We know that trauma tends not to lead to great recall and rare is the rape survivor who asks their rapist to pause for a quick Instagram, #nofilter. So the survivor is already at a huge disadvantage, to add to the case an attitude of 'silly girl' towards her if she is female is unfair.
We don't say to men that they should avoid drinking alcohol or taking drugs because it might make them violent, lose their self control or cause their moral boundaries to blur (you know, like the song).
It seems we just don't expect too much self control of men, and it's pathetic. No it's worse than pathetic, it's dangerous. We are putting women in a constant mothering role in which we have to police men's behaviour towards us and be the ones to say "no, that's naughty" and I'm sick of it.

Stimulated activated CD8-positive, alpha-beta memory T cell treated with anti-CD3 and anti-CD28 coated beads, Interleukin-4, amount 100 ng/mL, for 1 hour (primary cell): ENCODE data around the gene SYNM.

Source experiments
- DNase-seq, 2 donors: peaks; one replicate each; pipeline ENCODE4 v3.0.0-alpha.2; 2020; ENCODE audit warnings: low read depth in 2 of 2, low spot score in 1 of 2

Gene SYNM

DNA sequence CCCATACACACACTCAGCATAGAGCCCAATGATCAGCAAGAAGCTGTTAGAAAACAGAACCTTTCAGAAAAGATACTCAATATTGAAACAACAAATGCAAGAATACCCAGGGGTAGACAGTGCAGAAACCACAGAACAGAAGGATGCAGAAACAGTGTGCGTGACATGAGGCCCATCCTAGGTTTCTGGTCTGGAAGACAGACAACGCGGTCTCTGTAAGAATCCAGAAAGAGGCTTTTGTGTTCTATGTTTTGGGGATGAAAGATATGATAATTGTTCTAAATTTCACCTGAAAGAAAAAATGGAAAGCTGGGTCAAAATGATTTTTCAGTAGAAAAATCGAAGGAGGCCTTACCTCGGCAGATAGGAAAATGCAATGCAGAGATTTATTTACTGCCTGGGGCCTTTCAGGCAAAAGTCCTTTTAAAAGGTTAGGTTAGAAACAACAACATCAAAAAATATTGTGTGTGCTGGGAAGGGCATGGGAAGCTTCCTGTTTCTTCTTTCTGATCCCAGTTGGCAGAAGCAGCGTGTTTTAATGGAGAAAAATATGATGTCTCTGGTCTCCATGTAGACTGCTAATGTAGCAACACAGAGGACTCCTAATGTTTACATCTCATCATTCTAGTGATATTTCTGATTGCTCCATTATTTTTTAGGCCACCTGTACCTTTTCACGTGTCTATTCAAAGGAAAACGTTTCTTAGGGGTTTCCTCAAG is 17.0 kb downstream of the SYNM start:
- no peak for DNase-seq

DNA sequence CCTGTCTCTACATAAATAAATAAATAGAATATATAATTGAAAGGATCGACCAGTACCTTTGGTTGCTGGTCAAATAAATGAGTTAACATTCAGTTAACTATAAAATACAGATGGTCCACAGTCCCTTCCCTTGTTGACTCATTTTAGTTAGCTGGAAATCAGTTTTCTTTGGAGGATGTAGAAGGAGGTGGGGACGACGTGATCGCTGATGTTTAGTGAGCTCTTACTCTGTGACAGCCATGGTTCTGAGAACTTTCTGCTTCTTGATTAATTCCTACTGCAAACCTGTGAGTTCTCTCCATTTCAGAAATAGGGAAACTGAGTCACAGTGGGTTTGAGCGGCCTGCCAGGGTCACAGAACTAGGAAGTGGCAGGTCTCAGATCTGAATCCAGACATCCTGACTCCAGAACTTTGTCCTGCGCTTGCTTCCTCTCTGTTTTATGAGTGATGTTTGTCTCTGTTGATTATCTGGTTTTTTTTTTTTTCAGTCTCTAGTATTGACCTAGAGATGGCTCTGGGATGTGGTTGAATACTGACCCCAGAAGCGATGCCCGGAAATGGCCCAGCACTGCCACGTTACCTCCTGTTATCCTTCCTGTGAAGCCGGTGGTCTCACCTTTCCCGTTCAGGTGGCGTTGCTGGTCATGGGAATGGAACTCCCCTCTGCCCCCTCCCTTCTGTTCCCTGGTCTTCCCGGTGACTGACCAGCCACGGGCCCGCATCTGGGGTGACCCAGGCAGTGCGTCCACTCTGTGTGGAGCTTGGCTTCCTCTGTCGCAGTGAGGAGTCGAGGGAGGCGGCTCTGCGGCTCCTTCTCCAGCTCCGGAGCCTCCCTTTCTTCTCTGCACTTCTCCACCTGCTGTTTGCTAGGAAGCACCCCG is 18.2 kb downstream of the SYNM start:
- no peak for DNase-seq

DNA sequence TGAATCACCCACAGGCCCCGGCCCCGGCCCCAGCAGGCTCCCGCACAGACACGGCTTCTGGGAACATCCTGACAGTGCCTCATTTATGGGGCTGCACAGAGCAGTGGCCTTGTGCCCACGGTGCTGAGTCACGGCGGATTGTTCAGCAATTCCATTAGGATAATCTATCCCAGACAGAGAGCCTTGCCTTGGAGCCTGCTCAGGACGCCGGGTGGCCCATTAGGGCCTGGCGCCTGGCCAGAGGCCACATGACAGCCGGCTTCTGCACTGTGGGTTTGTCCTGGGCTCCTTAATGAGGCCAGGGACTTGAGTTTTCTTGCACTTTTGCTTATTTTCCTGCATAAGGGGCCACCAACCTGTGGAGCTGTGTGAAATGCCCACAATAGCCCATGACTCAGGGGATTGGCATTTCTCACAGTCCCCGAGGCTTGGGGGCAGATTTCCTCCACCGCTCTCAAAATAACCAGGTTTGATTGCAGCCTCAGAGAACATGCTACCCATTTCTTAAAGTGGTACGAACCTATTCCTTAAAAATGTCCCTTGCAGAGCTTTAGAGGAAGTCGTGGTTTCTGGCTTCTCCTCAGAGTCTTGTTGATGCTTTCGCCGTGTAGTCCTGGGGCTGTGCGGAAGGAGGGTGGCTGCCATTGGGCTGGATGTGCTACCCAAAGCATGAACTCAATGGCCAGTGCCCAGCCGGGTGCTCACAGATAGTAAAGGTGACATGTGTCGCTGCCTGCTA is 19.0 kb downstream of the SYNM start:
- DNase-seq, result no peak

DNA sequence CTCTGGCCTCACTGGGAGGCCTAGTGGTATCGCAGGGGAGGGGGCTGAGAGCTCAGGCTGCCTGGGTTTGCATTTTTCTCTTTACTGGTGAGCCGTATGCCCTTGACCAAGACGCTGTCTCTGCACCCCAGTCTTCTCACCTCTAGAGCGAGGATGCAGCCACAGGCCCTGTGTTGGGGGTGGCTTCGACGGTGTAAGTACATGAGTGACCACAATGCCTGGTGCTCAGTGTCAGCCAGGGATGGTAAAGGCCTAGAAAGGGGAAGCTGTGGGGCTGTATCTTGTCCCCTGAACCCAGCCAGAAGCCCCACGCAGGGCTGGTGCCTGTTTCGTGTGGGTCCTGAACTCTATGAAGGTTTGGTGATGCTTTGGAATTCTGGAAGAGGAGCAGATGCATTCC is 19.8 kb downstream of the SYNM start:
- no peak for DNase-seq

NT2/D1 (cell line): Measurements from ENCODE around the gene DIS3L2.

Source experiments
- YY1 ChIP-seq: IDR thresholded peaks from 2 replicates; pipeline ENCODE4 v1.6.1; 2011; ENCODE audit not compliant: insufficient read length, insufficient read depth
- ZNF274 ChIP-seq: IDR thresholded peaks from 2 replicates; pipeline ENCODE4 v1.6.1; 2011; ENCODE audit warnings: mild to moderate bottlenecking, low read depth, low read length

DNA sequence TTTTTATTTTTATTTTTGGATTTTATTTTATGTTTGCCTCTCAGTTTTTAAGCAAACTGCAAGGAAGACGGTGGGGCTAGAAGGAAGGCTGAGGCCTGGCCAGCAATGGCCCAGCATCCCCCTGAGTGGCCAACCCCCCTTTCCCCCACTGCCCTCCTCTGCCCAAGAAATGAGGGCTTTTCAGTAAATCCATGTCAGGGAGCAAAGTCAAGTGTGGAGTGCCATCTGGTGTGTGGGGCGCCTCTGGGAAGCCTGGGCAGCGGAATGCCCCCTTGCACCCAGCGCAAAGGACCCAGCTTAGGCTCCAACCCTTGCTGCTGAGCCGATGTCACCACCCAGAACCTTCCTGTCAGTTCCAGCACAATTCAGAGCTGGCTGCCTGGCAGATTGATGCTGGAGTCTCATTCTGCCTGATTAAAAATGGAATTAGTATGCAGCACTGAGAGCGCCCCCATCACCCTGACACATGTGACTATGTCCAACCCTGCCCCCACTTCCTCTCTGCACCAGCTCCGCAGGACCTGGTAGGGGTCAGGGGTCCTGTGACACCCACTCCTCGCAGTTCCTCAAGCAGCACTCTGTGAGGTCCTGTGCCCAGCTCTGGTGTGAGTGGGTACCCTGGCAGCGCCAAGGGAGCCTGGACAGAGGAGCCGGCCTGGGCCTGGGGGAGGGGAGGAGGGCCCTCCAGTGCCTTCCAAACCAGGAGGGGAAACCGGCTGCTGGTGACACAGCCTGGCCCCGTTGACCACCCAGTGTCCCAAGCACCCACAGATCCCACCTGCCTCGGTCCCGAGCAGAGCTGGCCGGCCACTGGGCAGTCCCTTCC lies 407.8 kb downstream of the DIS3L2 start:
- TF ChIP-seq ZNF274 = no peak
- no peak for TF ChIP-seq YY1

We ask the victim 'we did you let him do that?' instead of asking the rapist 'why did you do that?'
Of course there are many reasons as to why there probably won't be any magazine or newspaper features featuring a photo of a man looking super sad at the camera next to a big quote headline "Why I raped a woman too drunk to give consent". It's possibly more likely that we will see feature with a picture of a man staring resolutely at the camera next to the headline "Yes she was drunk, but I'm no rapist". In the article he would cite all the support he has received from friends, family and total strangers who have 'been in a similar situation'. It would end with a stern warning to women to moderate their drinking.
It is vital that we shift the conversation from how a person can prevent being raped and move on to asking why some people rape. Worse, why we make excuses for them, because URGES. It's not about increasing conviction rates, it's about reducing violence against women and girls. How do we do that? Not by telling them to stay home or stop at one white wine spritzer, but telling men to seek clear consent.
Doesn't that seem a lot easier? No blurred lines there.